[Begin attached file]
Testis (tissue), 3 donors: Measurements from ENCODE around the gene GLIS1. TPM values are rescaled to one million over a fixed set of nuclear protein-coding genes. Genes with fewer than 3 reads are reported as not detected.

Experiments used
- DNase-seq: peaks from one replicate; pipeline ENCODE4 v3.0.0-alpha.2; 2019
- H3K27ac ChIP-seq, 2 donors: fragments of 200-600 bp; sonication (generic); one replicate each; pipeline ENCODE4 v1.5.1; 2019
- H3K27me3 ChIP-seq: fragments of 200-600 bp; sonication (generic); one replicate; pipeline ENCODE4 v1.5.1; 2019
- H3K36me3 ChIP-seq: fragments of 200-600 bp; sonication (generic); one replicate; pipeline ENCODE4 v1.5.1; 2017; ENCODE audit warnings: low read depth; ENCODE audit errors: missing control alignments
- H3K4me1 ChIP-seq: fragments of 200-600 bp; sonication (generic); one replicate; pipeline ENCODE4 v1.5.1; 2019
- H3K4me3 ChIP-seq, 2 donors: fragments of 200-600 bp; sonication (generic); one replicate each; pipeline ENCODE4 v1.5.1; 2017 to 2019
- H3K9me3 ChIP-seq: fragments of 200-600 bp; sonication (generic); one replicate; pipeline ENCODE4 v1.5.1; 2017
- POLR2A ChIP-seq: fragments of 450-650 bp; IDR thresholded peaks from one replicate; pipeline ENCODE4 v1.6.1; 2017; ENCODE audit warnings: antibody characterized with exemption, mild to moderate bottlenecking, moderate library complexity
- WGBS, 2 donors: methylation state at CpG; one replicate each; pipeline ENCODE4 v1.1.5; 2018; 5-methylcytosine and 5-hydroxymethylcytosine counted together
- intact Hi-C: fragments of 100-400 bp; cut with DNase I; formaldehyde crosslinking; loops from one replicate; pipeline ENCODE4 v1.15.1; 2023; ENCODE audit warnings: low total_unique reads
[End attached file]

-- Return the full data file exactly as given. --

Testis (tissue), 3 donors: Measurements from ENCODE around the gene GLIS1. TPM values are rescaled to one million over a fixed set of nuclear protein-coding genes. Genes with fewer than 3 reads are reported as not detected.

Experiments used
- DNase-seq: peaks from one replicate; pipeline ENCODE4 v3.0.0-alpha.2; 2019
- H3K27ac ChIP-seq, 2 donors: fragments of 200-600 bp; sonication (generic); one replicate each; pipeline ENCODE4 v1.5.1; 2019
- H3K27me3 ChIP-seq: fragments of 200-600 bp; sonication (generic); one replicate; pipeline ENCODE4 v1.5.1; 2019
- H3K36me3 ChIP-seq: fragments of 200-600 bp; sonication (generic); one replicate; pipeline ENCODE4 v1.5.1; 2017; ENCODE audit warnings: low read depth; ENCODE audit errors: missing control alignments
- H3K4me1 ChIP-seq: fragments of 200-600 bp; sonication (generic); one replicate; pipeline ENCODE4 v1.5.1; 2019
- H3K4me3 ChIP-seq, 2 donors: fragments of 200-600 bp; sonication (generic); one replicate each; pipeline ENCODE4 v1.5.1; 2017 to 2019
- H3K9me3 ChIP-seq: fragments of 200-600 bp; sonication (generic); one replicate; pipeline ENCODE4 v1.5.1; 2017
- POLR2A ChIP-seq: fragments of 450-650 bp; IDR thresholded peaks from one replicate; pipeline ENCODE4 v1.6.1; 2017; ENCODE audit warnings: antibody characterized with exemption, mild to moderate bottlenecking, moderate library complexity
- WGBS, 2 donors: methylation state at CpG; one replicate each; pipeline ENCODE4 v1.1.5; 2018; 5-methylcytosine and 5-hydroxymethylcytosine counted together
- intact Hi-C: fragments of 100-400 bp; cut with DNase I; formaldehyde crosslinking; loops from one replicate; pipeline ENCODE4 v1.15.1; 2023; ENCODE audit warnings: low total_unique reads